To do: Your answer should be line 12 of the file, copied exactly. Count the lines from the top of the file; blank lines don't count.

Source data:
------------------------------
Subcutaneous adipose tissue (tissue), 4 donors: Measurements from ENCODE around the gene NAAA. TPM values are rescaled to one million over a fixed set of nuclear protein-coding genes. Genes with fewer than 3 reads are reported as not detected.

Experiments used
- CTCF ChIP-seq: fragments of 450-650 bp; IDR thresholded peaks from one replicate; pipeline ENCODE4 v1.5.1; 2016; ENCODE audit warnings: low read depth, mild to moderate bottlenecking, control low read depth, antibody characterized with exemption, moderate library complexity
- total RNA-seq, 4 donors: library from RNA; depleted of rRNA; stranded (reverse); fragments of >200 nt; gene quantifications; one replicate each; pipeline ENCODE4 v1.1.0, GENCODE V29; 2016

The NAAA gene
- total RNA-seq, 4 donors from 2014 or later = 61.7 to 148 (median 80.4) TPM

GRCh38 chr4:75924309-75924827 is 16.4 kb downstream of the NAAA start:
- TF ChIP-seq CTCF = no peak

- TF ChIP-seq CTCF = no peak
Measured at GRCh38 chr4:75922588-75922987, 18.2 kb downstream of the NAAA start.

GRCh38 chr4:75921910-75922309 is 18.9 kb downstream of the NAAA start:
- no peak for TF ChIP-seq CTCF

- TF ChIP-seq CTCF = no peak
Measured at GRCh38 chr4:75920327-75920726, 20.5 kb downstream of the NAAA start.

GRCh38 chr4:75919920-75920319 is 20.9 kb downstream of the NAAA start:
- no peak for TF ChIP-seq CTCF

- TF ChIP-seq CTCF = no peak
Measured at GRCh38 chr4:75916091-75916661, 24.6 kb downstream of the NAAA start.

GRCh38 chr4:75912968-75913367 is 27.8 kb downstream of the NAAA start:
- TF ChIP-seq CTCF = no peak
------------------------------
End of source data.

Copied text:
- no peak for TF ChIP-seq CTCF